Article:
Mass Protests and the Structure of Power in Contemporary Hong Kong

Tower Center Associate, Dr. Macabe Keliher, wrote an analysis of the protests and structures of power in contemporary Hong Kong in the context of politics, Beijing, law, and the political economy. The recent uprisings are only the most extreme manifestation of the tens of thousands of similar protests that occur annually. Sustained civil unrest in Hong Kong has been met by legislation such as the Hong Kong Special Administrative Region (HKSAR) National Security Law, which criminalized anti-China speech and advocacy for Hong Kong’s independence and authorized police force against such demonstrators. The most common theme in these protests is the demand for universal suffrage in Hong Kong; however, the friction in power structures between Hong Kong and Beijing continues to thwart this goal. In Hong Kong, there is no mechanism to align registered voters, corporate and sectoral interests, and the Chief Executive Election Committee to converge politics. At the same time, Beijing is demonstrating solid efforts to integrate Hong Kong into China and undermine civil society by taking over and censoring media, industrial co-optation, buying out infrastructure projects to link Hong Kong to the mainland and allowing a massive flow of tourists and immigrants to Hong Kong.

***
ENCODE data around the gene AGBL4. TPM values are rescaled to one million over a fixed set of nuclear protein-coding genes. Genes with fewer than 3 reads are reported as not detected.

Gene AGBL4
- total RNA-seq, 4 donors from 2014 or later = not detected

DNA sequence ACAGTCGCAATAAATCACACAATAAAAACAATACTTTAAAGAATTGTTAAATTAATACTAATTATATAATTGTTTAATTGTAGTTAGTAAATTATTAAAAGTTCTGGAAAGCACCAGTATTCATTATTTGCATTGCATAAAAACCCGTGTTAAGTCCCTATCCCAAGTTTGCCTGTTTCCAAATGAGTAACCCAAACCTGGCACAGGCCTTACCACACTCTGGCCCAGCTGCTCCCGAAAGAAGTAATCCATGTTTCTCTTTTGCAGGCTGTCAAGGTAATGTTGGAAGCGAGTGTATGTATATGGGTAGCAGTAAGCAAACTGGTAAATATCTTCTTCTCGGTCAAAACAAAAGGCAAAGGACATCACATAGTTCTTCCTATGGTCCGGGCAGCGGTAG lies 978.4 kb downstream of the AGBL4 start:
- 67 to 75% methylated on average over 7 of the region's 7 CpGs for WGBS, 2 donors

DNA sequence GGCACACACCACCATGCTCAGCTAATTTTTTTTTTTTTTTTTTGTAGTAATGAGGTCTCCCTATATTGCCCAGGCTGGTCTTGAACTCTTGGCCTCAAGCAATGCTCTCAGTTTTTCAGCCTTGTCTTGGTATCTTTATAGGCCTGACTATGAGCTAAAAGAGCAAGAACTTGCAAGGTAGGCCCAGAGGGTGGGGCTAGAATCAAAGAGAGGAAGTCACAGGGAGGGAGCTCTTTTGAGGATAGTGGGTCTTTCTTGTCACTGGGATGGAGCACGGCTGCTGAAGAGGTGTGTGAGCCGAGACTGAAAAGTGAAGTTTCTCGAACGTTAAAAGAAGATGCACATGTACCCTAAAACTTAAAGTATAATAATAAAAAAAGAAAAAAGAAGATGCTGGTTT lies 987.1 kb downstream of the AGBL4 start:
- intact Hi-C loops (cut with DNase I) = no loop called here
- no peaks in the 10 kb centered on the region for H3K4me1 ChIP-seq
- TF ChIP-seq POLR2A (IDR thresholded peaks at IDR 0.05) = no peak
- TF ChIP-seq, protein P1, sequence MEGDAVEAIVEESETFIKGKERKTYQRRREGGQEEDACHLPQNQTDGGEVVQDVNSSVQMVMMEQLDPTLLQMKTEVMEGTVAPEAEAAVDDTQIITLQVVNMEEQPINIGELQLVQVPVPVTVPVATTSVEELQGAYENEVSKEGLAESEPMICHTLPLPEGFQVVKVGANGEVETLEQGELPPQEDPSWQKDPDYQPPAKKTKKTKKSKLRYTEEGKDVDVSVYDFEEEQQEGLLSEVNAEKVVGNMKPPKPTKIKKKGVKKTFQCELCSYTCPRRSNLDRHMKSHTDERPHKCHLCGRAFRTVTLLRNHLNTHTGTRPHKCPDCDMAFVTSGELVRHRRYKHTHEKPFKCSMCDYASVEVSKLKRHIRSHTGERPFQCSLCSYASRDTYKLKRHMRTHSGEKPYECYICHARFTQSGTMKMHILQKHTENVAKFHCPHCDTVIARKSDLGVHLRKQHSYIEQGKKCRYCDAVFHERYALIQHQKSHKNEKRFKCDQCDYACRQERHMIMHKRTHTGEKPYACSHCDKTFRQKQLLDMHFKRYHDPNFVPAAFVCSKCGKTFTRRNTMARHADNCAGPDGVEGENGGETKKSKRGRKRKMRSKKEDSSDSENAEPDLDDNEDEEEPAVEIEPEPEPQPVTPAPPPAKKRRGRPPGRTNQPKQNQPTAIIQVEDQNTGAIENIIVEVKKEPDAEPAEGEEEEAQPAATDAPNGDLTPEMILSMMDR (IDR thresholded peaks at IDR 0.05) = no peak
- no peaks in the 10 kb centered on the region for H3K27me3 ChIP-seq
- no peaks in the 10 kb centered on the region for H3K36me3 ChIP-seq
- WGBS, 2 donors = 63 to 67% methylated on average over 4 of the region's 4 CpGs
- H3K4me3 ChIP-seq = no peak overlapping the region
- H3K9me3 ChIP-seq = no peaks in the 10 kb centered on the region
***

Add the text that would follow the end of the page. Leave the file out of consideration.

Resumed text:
Historical context is the final crucial segment in Dr. Keliher’s analysis of the relationship between mass protests and power structures in Hong Kong. First, China traced national unity with Hong Kong back to Hong Kong’s cession to Britain in the 19th century. Additionally, the document that lays out the relationship between China’s government and Hong Kong, the Basic Law, was drafted to serve the economic and political elite. The Basic Law functions as a constitution for Hong Kong, yet it sets out a series of precepts that must be adhered to avoid the threat of state ownership and government control of private capital. As the political economy evolved to further concentrate economic power into a select few, the political and economic elite morphed into a single class that perpetuates the disenfranchisement of the vast majority of Hong Kong’s citizens.

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